Privacy features lose their way in latest Firefox update

Mozilla backtracking on private window changes after uproar

Firefox remains the browser of choice for many, but the latest update has lost users' tabs and makes it much more apparent when they have private tabs open, missing the point of privacy.

The latest Firefox 127 appeared on June 11 with a modest list of changes – automatically reloading the browser when the OS reboots, closing duplicate tabs, and requiring more authentication to access stored passwords. A change Mozilla didn't mention in the release notes has users complaining online, though.

There used to be an option called browser.privateWindowSeparation.enabled, which ever since Firefox 106 back in October 2022 resulted in separate taskbar icons for normal and private Firefox windows. In version 127, this option has gone away, removed in this code change. Users complained on Mozilla's forums and on Reddit at the time, but it was at least possible to recombine the icons with the option in about:config – but no longer.

As you might imagine, people are not happy, although according to the official response in this complaint, it looks like the change will be reverted in Firefox 128:

We have heard all your feedback and are bringing back the "browser.privateWindowSeparation.enabled" pref as an opt in.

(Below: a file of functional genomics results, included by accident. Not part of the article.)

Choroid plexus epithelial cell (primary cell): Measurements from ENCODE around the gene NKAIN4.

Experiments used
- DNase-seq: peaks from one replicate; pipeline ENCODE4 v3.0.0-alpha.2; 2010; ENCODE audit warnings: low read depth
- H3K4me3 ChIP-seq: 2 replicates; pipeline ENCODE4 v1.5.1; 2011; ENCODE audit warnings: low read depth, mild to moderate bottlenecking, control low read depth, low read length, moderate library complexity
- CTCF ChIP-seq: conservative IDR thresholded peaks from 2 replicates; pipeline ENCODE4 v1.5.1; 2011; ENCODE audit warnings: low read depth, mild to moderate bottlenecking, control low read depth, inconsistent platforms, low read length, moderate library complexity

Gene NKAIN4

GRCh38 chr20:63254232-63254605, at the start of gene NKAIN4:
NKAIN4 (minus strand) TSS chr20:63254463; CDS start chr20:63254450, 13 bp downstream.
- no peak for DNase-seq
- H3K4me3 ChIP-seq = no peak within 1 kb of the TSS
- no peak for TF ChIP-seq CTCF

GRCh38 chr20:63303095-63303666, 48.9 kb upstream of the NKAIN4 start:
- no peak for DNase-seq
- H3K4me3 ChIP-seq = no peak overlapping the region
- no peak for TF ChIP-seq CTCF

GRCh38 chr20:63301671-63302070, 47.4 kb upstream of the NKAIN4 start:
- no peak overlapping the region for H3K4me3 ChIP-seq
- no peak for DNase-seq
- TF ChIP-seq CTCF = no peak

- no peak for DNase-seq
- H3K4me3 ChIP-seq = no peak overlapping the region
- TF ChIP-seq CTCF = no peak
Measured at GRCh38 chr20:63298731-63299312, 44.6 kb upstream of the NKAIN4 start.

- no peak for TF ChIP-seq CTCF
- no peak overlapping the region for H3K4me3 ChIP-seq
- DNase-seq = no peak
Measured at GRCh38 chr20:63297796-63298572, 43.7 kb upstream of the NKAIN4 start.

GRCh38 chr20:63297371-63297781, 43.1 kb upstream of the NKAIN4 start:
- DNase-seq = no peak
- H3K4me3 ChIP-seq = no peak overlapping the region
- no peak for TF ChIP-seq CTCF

If you have a master password configured, the browser asks for it when it restarts. It seems that dialog box may not come to the front, and if the user misses it, their session can be lost. That's causing distress for some, and although there is a workaround, it's quite complicated.

This isn't the only private-browsing change that's upsetting users. According to this thread, users of Firefox on Apple iOS are finding that if you have both a main and private Firefox instances open, when the main one is closed, all the tabs in the private instance are closed too. The option to open in Private Browsing mode by default has gone as well.

The Reg FOSS desk has used Mozilla browsers under various names since the mid-1990s. Long ago, faced with occasional loss of saved sessions, we used the excellent Xmarks cross-browser sync extension, but that's long gone.

Even so, as we've written before, we still reckon Firefox is the power surfer's weapon of choice. The trouble is that Mozilla's management doesn't seem to know this, and we are not at all sure that its new CEO, Laura Chambers, does either. Slip-ups like this suggest to us that, as has long been the case, the Firefox developers lack a good understanding of how its remaining followers use it, and why they stick with it. ®

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